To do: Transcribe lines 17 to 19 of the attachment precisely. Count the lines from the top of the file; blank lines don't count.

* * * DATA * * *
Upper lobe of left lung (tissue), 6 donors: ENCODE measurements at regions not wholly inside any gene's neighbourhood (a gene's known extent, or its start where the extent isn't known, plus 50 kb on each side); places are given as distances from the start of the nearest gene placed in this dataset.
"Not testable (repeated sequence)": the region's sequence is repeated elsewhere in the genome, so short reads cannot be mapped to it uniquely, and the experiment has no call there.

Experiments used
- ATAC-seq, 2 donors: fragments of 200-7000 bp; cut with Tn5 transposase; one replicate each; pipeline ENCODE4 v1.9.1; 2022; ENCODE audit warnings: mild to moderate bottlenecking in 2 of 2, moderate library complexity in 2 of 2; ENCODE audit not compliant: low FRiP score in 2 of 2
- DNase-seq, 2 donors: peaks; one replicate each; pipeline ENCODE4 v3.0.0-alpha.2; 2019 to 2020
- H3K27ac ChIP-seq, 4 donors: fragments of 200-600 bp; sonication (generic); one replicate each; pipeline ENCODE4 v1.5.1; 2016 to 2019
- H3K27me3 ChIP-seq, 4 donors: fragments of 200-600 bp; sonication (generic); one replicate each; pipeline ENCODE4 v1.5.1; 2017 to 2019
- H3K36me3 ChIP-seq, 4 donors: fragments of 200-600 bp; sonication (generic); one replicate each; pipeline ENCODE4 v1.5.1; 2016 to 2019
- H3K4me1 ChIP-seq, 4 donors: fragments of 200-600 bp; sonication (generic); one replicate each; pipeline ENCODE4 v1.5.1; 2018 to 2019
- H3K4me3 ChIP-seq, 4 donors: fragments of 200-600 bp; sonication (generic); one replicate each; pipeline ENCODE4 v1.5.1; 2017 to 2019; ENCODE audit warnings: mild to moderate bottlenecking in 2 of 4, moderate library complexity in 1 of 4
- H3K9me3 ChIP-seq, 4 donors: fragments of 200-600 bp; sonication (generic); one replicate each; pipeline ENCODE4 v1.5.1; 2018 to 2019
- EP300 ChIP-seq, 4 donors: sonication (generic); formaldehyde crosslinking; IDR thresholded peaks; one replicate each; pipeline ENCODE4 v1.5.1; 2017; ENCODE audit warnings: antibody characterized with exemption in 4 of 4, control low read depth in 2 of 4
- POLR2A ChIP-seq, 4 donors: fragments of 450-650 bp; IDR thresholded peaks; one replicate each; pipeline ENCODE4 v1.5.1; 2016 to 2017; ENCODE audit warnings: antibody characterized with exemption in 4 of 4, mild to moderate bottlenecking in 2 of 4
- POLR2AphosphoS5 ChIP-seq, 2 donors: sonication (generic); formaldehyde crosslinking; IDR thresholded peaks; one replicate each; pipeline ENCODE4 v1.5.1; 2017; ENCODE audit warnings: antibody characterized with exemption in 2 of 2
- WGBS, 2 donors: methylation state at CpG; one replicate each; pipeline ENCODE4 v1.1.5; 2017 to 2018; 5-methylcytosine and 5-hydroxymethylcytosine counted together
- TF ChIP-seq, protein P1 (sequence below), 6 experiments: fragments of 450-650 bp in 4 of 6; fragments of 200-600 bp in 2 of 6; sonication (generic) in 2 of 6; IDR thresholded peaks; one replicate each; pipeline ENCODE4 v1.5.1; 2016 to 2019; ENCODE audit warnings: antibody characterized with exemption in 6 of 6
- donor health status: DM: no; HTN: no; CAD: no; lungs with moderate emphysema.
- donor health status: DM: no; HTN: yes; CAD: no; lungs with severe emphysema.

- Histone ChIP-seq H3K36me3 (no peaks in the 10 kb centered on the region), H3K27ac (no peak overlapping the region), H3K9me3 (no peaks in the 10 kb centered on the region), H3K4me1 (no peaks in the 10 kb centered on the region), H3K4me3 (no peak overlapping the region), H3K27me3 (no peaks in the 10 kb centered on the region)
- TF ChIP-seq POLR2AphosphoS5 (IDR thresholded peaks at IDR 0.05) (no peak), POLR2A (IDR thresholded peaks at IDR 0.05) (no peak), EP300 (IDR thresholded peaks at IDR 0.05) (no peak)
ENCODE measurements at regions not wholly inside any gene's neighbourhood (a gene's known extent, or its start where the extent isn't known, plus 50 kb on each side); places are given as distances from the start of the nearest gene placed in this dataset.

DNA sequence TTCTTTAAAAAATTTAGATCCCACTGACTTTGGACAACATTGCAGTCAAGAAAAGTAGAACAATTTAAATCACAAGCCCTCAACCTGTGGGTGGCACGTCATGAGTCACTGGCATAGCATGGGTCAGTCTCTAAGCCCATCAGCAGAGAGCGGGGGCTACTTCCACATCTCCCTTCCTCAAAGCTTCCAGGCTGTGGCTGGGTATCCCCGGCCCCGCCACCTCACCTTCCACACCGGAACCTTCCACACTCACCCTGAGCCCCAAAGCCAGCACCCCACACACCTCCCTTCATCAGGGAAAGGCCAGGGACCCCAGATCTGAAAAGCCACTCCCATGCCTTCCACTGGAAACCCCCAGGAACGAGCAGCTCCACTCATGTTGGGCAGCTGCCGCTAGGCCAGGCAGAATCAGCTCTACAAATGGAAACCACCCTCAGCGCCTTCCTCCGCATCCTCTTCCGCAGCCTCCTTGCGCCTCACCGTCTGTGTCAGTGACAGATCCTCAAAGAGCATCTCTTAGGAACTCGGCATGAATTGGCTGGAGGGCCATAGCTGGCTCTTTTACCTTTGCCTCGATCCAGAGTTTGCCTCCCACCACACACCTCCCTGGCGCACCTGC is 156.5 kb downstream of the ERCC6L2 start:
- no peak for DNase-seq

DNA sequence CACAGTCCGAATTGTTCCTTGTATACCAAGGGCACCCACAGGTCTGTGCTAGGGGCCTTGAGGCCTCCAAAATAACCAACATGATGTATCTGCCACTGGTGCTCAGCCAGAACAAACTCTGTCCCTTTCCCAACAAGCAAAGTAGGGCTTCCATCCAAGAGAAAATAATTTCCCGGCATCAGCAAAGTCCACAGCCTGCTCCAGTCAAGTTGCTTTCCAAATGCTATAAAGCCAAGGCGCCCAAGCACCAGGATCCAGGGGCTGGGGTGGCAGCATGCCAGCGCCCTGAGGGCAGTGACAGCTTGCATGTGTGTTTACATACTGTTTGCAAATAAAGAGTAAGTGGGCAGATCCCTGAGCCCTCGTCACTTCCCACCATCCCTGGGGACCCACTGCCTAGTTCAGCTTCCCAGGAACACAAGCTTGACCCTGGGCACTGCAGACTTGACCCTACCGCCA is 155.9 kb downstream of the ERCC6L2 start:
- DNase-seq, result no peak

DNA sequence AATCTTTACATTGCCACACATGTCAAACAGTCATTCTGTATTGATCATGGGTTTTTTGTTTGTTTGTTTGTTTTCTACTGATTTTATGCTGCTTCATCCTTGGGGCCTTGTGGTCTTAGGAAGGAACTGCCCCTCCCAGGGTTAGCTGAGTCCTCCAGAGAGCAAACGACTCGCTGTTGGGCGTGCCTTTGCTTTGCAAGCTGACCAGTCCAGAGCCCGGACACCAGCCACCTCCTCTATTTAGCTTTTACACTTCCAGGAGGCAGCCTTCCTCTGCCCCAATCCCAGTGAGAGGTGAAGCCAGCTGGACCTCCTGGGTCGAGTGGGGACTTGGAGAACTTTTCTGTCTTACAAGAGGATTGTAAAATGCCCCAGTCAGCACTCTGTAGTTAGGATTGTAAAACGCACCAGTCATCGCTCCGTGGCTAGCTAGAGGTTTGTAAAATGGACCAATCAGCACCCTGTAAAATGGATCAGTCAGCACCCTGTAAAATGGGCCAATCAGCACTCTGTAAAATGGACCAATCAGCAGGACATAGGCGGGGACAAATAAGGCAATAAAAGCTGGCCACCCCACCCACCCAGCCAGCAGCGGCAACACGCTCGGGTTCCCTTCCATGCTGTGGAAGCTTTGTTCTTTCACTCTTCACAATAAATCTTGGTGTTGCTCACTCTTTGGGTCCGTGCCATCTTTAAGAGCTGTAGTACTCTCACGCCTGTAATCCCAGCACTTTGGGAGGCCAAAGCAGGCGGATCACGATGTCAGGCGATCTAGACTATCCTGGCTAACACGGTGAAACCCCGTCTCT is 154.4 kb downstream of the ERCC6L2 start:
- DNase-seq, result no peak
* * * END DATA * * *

- donor health status: DM: no; HTN: no; CAD: no; lungs with moderate emphysema.
- donor health status: DM: no; HTN: yes; CAD: no; lungs with severe emphysema.

- Histone ChIP-seq H3K36me3 (no peaks in the 10 kb centered on the region), H3K27ac (no peak overlapping the region), H3K9me3 (no peaks in the 10 kb centered on the region), H3K4me1 (no peaks in the 10 kb centered on the region), H3K4me3 (no peak overlapping the region), H3K27me3 (no peaks in the 10 kb centered on the region)